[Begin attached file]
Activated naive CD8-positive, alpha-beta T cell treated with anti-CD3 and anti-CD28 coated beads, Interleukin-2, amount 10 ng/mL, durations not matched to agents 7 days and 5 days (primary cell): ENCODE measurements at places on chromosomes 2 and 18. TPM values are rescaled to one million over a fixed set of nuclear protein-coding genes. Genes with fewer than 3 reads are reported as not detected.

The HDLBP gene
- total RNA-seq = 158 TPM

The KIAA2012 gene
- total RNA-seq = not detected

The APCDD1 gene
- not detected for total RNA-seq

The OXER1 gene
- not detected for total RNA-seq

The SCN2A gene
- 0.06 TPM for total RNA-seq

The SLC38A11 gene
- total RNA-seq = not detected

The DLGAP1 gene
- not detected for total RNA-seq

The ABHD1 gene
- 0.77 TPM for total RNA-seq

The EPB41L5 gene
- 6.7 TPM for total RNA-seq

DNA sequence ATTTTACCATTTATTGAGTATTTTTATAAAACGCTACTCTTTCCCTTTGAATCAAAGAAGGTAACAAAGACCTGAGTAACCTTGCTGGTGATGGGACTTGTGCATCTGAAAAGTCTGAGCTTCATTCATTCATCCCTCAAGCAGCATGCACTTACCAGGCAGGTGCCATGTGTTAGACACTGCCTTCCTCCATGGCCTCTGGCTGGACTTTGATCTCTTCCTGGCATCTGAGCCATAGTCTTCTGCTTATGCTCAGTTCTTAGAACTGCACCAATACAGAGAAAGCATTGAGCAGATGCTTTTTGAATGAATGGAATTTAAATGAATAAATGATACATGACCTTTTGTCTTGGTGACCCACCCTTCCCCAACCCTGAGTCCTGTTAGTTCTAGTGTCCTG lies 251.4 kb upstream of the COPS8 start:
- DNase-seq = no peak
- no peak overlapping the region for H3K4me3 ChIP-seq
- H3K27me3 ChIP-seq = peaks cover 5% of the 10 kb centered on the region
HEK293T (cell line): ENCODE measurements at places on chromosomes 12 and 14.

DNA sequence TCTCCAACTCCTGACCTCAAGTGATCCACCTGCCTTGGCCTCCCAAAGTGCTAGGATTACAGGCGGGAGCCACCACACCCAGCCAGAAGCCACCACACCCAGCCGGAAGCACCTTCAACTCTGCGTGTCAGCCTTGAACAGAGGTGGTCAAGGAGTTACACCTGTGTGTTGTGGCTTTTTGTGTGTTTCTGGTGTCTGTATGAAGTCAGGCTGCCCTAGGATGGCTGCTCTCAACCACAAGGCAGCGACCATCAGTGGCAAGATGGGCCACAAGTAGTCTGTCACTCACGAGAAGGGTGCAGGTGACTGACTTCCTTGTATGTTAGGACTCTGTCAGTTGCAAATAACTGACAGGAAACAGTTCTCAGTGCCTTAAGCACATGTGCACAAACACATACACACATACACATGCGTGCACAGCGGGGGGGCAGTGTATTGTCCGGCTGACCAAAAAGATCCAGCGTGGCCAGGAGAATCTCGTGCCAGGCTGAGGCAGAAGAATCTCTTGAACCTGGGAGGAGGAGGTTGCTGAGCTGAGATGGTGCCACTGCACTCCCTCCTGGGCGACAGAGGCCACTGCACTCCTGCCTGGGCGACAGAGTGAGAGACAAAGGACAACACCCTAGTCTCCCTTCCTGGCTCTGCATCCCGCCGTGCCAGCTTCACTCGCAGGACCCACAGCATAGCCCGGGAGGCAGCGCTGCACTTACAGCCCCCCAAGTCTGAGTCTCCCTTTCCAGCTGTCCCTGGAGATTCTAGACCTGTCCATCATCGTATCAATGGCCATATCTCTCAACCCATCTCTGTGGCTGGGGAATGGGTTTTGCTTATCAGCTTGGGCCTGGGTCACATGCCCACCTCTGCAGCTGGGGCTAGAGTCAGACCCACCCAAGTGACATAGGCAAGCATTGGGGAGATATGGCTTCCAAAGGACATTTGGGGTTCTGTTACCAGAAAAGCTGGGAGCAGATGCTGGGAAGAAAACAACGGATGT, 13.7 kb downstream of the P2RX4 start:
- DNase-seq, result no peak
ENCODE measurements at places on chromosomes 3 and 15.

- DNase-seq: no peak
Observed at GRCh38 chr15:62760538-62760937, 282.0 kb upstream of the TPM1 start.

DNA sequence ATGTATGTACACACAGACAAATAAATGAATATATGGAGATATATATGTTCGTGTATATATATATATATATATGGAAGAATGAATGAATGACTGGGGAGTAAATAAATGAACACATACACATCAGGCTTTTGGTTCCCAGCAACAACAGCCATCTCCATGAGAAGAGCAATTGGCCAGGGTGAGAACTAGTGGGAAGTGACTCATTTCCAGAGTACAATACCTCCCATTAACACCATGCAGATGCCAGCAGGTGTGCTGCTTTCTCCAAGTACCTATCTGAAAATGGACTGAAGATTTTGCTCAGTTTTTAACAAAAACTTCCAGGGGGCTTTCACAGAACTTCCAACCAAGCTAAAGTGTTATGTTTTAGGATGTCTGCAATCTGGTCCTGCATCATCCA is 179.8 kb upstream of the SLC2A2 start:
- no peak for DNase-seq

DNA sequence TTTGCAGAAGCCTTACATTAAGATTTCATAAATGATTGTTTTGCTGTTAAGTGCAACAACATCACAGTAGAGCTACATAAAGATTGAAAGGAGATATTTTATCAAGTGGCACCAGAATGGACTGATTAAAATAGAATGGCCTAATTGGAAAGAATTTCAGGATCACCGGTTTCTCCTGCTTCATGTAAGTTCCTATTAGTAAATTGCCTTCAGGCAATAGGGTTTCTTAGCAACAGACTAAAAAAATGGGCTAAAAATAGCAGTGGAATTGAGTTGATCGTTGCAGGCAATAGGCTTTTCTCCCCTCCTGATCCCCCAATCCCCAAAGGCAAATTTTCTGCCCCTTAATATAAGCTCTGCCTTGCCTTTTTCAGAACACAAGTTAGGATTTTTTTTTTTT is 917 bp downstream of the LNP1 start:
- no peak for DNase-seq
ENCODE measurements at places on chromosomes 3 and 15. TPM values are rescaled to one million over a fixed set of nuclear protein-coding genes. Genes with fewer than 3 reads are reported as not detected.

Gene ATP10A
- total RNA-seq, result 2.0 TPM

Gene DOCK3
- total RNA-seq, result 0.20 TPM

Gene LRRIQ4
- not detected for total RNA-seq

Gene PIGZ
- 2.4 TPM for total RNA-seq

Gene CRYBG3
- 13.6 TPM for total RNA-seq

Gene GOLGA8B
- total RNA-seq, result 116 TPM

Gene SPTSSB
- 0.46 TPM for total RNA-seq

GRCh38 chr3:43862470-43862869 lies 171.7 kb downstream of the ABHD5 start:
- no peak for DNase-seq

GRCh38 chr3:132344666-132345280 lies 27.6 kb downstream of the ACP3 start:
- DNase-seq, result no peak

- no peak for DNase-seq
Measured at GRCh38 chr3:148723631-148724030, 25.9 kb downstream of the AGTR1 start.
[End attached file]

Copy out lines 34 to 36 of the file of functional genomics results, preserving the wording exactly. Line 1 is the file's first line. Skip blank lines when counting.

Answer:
ENCODE measurements at places on chromosomes 3 and 15. TPM values are rescaled to one million over a fixed set of nuclear protein-coding genes. Genes with fewer than 3 reads are reported as not detected.

Gene ATP10A
- total RNA-seq, result 2.0 TPM